13th April 2011

Spanish colonial architecture is well preserved in the 19th century sugar boom town of Trinidad [6], on Cuba´s south coast.  It is the most beautiful town in Cuba with its cobbled streets and colourful houses, frozen in the 1850s.  Guayabera shirts originated here.  These were loose cotton work shirts so called because the men used to come home with their 4 pockets stuffed with guavas, but have now replaced military fatigues as official national dress. 


After a delicious criollo fish dinner at the museum-like Paladar Sol y Son we were entertained by the lovely harmonies of the Trinisur Quartet.  Our 61 year old waiter joined in whenever he walked past them.  He went outside and bought in a young woman (who was just walking by) for a dance too.  Next evening we found a jazz band playing outside the church. 


Although not much sugar is grown in the Valle de Los Ingenios (sugar mill valley) these days, it has World Heritage status for its ruined mills and estates.  From a 50 meter tall watch tower at Manaca Iznaga, the master was able to keep an eye on the slaves in the sugar fields.  Today there is fine view down the valley from the top.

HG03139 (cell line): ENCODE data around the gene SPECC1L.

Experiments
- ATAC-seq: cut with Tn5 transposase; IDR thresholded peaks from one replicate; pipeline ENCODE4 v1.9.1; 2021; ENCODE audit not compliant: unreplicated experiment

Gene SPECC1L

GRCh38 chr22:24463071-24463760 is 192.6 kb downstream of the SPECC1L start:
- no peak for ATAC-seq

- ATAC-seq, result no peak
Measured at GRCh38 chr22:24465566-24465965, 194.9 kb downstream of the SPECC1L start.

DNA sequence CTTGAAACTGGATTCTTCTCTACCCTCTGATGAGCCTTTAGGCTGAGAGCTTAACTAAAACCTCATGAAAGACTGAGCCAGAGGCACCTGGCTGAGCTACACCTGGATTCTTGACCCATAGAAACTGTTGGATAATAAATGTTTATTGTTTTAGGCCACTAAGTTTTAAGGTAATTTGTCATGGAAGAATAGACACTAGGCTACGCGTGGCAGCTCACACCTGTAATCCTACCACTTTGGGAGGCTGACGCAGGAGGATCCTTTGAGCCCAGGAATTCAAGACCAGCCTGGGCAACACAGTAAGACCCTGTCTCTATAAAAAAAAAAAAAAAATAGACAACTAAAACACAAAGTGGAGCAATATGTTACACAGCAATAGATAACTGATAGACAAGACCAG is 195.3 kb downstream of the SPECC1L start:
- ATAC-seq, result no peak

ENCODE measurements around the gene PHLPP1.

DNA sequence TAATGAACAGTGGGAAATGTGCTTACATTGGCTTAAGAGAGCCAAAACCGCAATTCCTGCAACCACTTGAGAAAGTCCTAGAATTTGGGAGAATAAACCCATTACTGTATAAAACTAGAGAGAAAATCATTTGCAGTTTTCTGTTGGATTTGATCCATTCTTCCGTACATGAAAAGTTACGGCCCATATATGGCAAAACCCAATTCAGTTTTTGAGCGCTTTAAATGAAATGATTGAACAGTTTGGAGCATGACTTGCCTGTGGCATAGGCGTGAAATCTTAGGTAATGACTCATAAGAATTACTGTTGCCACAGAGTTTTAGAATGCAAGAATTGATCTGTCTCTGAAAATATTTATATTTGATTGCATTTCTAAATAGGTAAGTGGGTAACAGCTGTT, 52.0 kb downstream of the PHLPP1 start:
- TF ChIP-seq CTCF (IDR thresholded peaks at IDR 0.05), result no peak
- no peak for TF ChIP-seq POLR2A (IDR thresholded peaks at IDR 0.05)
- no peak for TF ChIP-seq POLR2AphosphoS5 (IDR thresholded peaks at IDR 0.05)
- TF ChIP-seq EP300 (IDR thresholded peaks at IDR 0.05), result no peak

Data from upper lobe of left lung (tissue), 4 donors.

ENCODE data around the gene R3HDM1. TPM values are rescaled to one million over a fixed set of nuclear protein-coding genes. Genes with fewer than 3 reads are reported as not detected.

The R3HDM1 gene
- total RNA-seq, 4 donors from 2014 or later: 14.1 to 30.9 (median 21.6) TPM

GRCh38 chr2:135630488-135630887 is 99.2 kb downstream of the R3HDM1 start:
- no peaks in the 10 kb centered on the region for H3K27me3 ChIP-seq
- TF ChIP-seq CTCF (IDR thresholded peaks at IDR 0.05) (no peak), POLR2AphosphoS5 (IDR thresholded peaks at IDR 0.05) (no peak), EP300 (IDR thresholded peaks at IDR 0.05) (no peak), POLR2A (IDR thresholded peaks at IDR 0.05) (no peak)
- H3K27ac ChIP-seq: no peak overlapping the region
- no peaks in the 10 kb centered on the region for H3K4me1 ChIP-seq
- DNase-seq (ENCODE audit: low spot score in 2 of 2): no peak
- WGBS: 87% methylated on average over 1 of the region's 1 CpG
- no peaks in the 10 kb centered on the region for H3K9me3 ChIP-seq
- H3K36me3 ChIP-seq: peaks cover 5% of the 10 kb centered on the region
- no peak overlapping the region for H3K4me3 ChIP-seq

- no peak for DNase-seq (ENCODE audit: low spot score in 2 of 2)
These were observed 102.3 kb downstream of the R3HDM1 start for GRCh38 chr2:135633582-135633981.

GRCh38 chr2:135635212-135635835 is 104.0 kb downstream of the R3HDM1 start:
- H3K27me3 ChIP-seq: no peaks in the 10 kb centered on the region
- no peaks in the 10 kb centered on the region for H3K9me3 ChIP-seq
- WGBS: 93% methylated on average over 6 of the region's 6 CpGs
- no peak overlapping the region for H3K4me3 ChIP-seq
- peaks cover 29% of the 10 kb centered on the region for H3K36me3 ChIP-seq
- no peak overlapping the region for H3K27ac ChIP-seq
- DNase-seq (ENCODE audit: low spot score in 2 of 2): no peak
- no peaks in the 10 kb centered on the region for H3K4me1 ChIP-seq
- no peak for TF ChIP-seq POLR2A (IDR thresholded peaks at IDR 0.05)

Iglesia de la Santisima Trinidad

Old Franciscan Convent

Roof tops of Trinidad

Decaying Santa Anna Church, on the waiting list for restoration

Cobbled street

Car converted to ute

Man thinking

Trinidad street

Waiting room at Restaurant Sol y Son

Waiter joins in with the Trinisur Quartet

Man with his singing bird

Band plays outside the church in the evenings

Guayabera shirt, with 4 pockets

Resting on the church steps

Man with his friend the rooster

Curved street

House with balcony

Old mansion, now a museum

Remains of the first church

We stayed in the 200 year old Casa Particular Julian y Isabel

Only in Trinidad can you find so many shops selling crafts to tourists

Valle de los Ingenios (Sugar Mills)

Watch tower to keep an eye on the slaves

Residence of the sugar estate Manaca Iznaga